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Economic Viewpoint: 91% Left
Social Viewpoint: 64% Libertarian
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Donald Trump’s new political bombshell–a plan to levy tariffs against neighboring Mexico–not only opens a new front in Trump’s trade wars but has set off alarm bells among economists, Democrats and even other Republicans.
Trump’s plan to slap 5 percent tariffs on imports from Mexico comes just weeks after he racheted up existing tariffs against China. And under the Trump plan, tariffs against Mexico could skyrocket to 25 percent.
Furthermore, Trump’s decision to hit Mexico with tariffs wasn’t even spurred by any trade issue; rather they were imposed due to his ongoing fury with immigration across the southern border.
“The president has been so agitated by the flow of migrants at the border by the increase of numbers over the last few months, and very frustrated by the inability of his administration stop it and change the trends down there,” said Washington Post reporter Philip Rucker. “And he sees tariffs as one area where he can unilaterally act. It’s why he likes tariffs so much. It’s something he can impose as the president and put out there and pull back at a whim, basically impulsively. That’s what we’re seeing this week with this decision.
“And there’s some familiar with the patterns who say maybe the president is bluffing. There’s a period of time before they take effect,” Rucker said Friday. “Even the new president of Mexico suggested today that there’s a chance Trump could reconsider and pull back this threat before it takes place. I don’t know if that’s going to happen or not, but that’s also a consideration.”
These tariffs only will cause economic pain for Americans, according to a number of economists.
“This policy toward Mexico is incredibly stupid. It is both a tax on American consumers of billions of dollars. It is also a direct tax on American manufacturing. The people who are the most opposed to this, who are looking at each other saying, what are you talking about, are American automakers, because the cars they’re making in the United States employing thousands of Americans have high parts content that’s coming from Mexico,” said Austan Goolsbee, who served as a top economist in Barack Obama’s White House. “And it’s a tax on American car makers, not foreign car makers because more of our parts come from Mexico than Korean cars, Japanese cars, et cetera. This puts the um in dumb as they would say.”
At least one veteran Democratic lawmaker doubts Trump’s legal authority to impose tariffs on Mexico.
“Well, when I heard the news this morning, I was stunned. I thought, ‘What is this authority to do this?'” Rep. Zoe Lofgren (D-Calif) said. “And when I learned it was a 40-year-old bill that requires a finding of unusual and extraordinary threat, I thought, ‘You know, once again, the president’s idea of an emergency is something that he wants to do without the legal authority, just as he did with the wall and now the courts have stopped him.’ So, I think this is very questionable legally.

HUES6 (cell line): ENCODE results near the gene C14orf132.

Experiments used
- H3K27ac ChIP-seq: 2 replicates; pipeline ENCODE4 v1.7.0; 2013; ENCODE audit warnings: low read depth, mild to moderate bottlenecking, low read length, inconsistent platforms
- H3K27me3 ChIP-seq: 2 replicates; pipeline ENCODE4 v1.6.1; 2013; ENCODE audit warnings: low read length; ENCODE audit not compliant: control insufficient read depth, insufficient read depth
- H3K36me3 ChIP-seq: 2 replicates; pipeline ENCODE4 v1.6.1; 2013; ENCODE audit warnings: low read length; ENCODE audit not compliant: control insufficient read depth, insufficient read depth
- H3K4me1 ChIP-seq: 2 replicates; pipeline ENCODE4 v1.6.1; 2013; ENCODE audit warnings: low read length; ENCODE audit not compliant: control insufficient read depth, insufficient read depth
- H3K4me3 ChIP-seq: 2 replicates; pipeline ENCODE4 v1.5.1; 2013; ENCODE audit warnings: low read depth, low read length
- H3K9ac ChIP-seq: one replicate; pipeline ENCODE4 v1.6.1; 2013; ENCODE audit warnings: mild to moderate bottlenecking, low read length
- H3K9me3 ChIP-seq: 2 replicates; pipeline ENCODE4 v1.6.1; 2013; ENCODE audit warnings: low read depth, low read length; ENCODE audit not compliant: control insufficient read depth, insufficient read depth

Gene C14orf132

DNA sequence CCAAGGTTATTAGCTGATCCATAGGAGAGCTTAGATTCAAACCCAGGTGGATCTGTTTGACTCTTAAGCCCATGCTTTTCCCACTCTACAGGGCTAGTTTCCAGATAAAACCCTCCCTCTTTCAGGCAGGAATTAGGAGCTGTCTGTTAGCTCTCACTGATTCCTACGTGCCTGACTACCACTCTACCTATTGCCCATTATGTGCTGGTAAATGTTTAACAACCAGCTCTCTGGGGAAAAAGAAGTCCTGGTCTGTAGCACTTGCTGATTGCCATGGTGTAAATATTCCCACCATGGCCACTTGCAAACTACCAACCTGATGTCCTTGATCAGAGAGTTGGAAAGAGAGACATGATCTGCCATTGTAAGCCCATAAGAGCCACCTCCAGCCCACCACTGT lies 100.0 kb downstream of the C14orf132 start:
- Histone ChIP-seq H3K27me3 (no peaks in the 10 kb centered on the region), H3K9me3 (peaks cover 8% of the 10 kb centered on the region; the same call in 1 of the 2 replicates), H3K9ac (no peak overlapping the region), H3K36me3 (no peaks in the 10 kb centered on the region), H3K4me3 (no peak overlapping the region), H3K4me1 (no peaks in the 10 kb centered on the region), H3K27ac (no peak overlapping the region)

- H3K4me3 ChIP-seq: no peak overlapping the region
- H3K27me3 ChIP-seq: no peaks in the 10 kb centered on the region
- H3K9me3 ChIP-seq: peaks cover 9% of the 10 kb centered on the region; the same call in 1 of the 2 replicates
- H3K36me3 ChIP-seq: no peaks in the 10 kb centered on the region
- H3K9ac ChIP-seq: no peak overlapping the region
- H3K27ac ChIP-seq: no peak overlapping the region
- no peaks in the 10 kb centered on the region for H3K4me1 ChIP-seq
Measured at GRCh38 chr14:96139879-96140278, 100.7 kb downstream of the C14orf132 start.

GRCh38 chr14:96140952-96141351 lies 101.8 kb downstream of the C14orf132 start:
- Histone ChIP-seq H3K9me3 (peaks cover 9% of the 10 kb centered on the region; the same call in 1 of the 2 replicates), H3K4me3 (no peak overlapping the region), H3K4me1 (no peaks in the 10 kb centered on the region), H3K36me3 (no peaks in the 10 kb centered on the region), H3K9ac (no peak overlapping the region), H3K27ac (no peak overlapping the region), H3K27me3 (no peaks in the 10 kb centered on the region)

“He doesn’t have a lot of respect for the democratic system of government and the rule of law here, and I’m glad to hear that Senator [Charles] Grassley [R-Iowa] is also calling him on this.”
Grassley is among those usual Trump allies who not only criticized Trump’s tariffs but warned that they could jeopardize Trump’s follow-on trade agreement to NAFTA, known as USCMA.
“Trade policy and border security are separate issues. This is a misuse of presidential tariff authority and counter to congressional intent,” said Grassley, who has been in the Senate for decades and serves as chairman of the Senate Finance Committee. “Following through on this threat would seriously jeopardize passage of USMCA, a central campaign pledge of President Trump’s and what could be a big victory for the country. President Trump should consider alternatives, such as imposing a fee on the billions of dollars of remittances that annually leave the United States to Mexico, which only encourage illegal immigration and don’t help the U.S. economy. It could fund border security measures and would put economic pressure on Mexico without imposing a financial burden on U.S. consumers or harming American jobs. I’ve long supported reforms to remittance law, which haven’t become law because of opposition from big banks and other financial interests.
“Mexico must help get the border crisis under control and the president should use appropriate authorities to apply pressure. I’ve also called for a Safe Third Country Agreement so that Mexico cannot simply pass the buck to the United States. Mexico has a leading role to play here when asylum seekers are traversing their country without regard to the law and without consequence. Congress must also immediately fully fund border security and interior enforcement,” Grassley added. “Democrats should come to the table in a reasonable way and work to put an end to the security and humanitarian crisis on the border. I support nearly every one of President Trump’s immigration policies, but this is not one of them. I urge the president to consider other options.”